Effects of sludge application on the Cd, Pb and Zn levels of selected vegetable plants
AuthorsA. C. Chang
A. L. Page
J. E. Warneke
J. B. Johanson
Authors AffiliationsA. C. Chang was Associate Professor, Staff Research Associates, Department of Soil and Environmental Sciences, Riverside; A. L. Page was Professor, Staff Research Associates, Department of Soil and Environmental Sciences, Riverside; J. E. Warneke was Staff Research Associates, Department of Soil and Environmental Sciences, Riverside; J. B. Johanson was Staff Research Associates, Department of Soil and Environmental Sciences, Riverside.
Hilgardia 50(7):1-14. DOI:10.3733/hilg.v50n07p014. November 1982.
PDF of full article, Cite this article
Tissue of Swiss chard (Beta vulgaris L.), radish (Raphonus sativus L.) and tomato (Clycopersicon esculentum Mil.) were examined to determine the effects of repeated sludge applications on the accumulation of Cd and Zn. As many as six crops of Swiss chard and radish and three crops of tomato were cultured in greenhouses during the 15-month experiment. Results showed that the plants did not extract appreciable Cd or Zn from the soil when the soil metals were at indigenous levels. Following the initiation of sludge applications, elevated levels of Cd and Zn were detected in all harvested plant tissues. For Swiss chard and radish, the leaf Cd and Zn concentrations increased with the amount of applied sludge. In tomato, elevated Cd and Zn levels were observed following the initial sludge application; however, subsequent applications did not increase the levels significantly. When crops were planted in soils no longer receiving sludge application, plant tissue continued to exhibit Cd and Zn levels greater than non-sludged controls in all six croppings. If the soil received only a single large dosage of sludges at the beginning and then was continuously cropped for the remainder of the experiment, the highest Cd and Zn content of the plant tissue occurred at the first crop harvest. After the first cropping, the metal concentration in the plant tissue of successive crops was reduced to a stable, but still elevated level (a level greater than the non-sludged controls). There was no indication that the elevated plant-tissue Cd and Zn contents caused by the sludge applications would be reduced to the background level after the termination of sludge disposal.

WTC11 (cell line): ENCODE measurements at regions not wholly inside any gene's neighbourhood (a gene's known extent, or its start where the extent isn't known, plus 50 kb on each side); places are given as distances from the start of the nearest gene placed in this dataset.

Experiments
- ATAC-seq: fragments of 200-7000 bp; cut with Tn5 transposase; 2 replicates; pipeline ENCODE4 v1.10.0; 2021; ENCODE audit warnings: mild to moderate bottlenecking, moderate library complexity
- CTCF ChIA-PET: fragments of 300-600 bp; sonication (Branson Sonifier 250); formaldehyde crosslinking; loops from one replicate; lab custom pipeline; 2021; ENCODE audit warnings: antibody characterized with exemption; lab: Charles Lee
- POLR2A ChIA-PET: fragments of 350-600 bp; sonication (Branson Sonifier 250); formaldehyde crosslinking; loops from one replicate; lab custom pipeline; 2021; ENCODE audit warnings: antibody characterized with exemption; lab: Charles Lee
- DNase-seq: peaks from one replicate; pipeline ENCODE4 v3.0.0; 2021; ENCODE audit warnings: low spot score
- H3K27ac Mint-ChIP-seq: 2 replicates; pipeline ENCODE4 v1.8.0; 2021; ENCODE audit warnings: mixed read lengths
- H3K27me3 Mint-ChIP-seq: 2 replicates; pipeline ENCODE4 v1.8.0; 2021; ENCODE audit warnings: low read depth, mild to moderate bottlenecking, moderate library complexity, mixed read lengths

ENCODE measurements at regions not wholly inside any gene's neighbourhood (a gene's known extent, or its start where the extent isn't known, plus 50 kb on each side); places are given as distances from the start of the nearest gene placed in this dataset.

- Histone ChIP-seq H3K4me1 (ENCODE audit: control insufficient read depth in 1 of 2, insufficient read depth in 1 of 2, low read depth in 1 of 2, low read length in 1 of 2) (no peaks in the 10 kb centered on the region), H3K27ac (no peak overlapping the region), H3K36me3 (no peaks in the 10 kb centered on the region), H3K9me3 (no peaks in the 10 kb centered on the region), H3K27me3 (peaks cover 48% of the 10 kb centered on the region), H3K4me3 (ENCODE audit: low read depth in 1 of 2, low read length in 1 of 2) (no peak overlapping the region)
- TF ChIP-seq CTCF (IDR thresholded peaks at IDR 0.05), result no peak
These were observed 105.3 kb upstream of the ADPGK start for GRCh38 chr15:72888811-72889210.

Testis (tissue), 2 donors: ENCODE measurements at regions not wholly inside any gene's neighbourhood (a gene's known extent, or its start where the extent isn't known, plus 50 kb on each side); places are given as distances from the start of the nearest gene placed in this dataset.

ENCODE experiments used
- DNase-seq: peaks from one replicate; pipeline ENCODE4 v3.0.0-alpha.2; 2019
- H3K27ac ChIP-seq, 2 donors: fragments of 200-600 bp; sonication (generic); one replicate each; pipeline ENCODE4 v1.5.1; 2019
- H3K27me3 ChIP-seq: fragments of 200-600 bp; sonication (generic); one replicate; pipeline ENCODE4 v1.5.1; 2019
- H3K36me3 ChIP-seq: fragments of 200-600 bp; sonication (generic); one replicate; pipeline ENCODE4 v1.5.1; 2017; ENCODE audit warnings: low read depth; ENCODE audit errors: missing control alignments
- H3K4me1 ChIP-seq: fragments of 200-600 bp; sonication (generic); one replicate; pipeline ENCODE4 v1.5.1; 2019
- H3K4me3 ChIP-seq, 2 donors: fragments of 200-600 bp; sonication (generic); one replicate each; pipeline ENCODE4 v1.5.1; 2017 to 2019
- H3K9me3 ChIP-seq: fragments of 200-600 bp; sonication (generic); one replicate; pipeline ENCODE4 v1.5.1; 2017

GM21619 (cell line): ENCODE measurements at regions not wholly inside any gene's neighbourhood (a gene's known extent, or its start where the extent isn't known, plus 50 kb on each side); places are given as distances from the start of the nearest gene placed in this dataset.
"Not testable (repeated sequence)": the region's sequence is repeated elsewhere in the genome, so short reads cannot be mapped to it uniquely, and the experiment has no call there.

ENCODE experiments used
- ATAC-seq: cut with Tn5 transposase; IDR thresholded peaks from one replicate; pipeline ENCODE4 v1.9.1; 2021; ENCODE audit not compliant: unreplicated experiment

Baker D. E., Amacher M. C., Leach R. M. Sewage sludge as a source of cadmium in soil-plant-animal systems. Environ. Health Perspect. 1979. 28:45-49. DOI: 10.2307/3428903 [CrossRef]
Bates T. E., Hag A., Soon Y. K., Moyer J. A. Uptake of metals from sludge amended soils 1975. pp.403-16. Proc. Int’l Conf. Heavy Metals in the Environment. Toronto, Canada
Bingham F. T., Page A. L., Mahler R. J., Ganje T. Yield and cadmium accumulation of plants grown on soil treated with cadmium enriched sewage sludge. J. Environ. Qual. 1975. 4:207-11.
CAST (Council for Agricultural Science and Technology). Application of sewage sludge to cropland: appraisal of potential hazards of the heavy metals to plants and animals 1976. CAST Report No. 64. November 22, 1976
CAST (Council for Agricultural Science and Technology). Effects of sewage sludge on the cadmium and zinc content of crops 1980. CAST Report No. 84, 1980
Chaney R. L., Hundeman P. T., Palmer W. T., Small R. J., White M. C., Decker A. M. Plant accumulaion of heavy metals and phytotoxicity resulting from utilization of sewage sludge and sludge compost on cropland 1978. pp.86-97. Proc. National Conf. on Composting Municipal Residues and Sludges. Information Transfer, Inc., Rockville, Maryland
Dowdy R. H., Larson W. E., Titrud J. M., Latterell J. J. Growth and metal uptake of snap beans grown on sewage sludge amended soils: A four year field study. J. Environmental Qual. 1978. 7:252-59.
Ganje T. J., Page A. L. Rapid acid dissolution of plant tissue for cadmium determination by atomic adsorption aspectro-photometry. Atom. Absorption Newsletter. 1974. 13(6):131-34.
Hinesly T. D., Jones R. L., Ziegler E. L., Tyler J. J. Effects of annual and accumulative application of sewage sludge on assimilation of zinc and cadmium by corn (Zie mays L.). Environ. Sci. and Tech. 1977. 11:182-88.
Hinesly T. D., Ziegler E. L., Barrett G. L. Residual effects of irrigated corn with digested sewage sludge. J. Environ. Qual. 1979. 8(1):35-38.
Lee C. R., Page H. R. Soil factors influencing the growth of cotton following peach orchards. Agron. J. 1967. 59:237-40.
Ostle B. Statistics in Research. 1963. 2nd ed. Ames, Iowa: The Iowa State University Press. 585p. DOI: 10.1016/S0065-2628(08)60223-2 [CrossRef]
Page A. L. Fate and effects of trace elements in sewage sludge when applied to agricultural lands, A literature review study 1974. p.98. U.S. Environmental Protection Agency EPA-670/2-74-005
Page A. L., Bingham F. T., Chang A. C., Lepp N. W. Cadmium in terrestrial plants. Effect of Heavy Metal Pollution on Plants, Vol. I. 1980. London: Elsevier’s Applied Science Publishers, Ltd.
Soane B. D., Saunder D. H. Nickel and chromium toxicity of serpentine soils in southern Rhodesia. Soil Science. 1959. 88:322-30.
Vandecaveye S. C., Horne G. M., Keaton C. M. Unproductiveness of certain orchard soils as related to lead arsenate spray accumulation. Soil Science. 1936. 42:203-16. DOI: 10.1097/00010694-193609000-00005 [CrossRef]